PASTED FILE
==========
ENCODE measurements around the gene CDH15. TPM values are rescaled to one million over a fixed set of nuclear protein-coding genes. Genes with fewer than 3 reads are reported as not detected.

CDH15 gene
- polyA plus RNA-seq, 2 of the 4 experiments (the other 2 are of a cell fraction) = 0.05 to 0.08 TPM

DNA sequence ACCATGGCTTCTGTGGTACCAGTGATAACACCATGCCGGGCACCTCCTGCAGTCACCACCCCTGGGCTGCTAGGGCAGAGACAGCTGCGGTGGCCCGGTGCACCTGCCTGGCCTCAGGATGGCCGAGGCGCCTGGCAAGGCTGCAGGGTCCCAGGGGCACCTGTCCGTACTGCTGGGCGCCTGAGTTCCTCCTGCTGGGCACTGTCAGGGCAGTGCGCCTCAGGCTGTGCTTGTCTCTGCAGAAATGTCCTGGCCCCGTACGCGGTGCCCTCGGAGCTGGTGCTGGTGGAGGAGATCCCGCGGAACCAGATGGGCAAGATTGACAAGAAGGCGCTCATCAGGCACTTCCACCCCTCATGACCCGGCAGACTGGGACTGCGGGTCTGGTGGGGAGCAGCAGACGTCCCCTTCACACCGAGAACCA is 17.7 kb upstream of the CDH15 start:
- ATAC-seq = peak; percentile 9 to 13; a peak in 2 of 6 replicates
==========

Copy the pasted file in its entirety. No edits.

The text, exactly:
ENCODE measurements around the gene CDH15. TPM values are rescaled to one million over a fixed set of nuclear protein-coding genes. Genes with fewer than 3 reads are reported as not detected.

CDH15 gene
- polyA plus RNA-seq, 2 of the 4 experiments (the other 2 are of a cell fraction) = 0.05 to 0.08 TPM

DNA sequence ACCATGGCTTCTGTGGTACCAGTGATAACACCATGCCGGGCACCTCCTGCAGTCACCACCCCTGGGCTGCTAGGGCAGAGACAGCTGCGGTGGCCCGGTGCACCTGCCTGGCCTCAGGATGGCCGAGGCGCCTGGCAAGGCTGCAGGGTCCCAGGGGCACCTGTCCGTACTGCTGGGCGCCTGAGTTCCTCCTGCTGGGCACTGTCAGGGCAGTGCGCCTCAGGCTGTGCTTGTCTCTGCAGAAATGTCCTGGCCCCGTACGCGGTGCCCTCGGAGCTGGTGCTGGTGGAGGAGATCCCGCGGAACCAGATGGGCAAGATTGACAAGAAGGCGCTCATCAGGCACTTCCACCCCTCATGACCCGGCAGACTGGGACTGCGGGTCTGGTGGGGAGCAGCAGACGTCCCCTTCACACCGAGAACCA is 17.7 kb upstream of the CDH15 start:
- ATAC-seq = peak; percentile 9 to 13; a peak in 2 of 6 replicates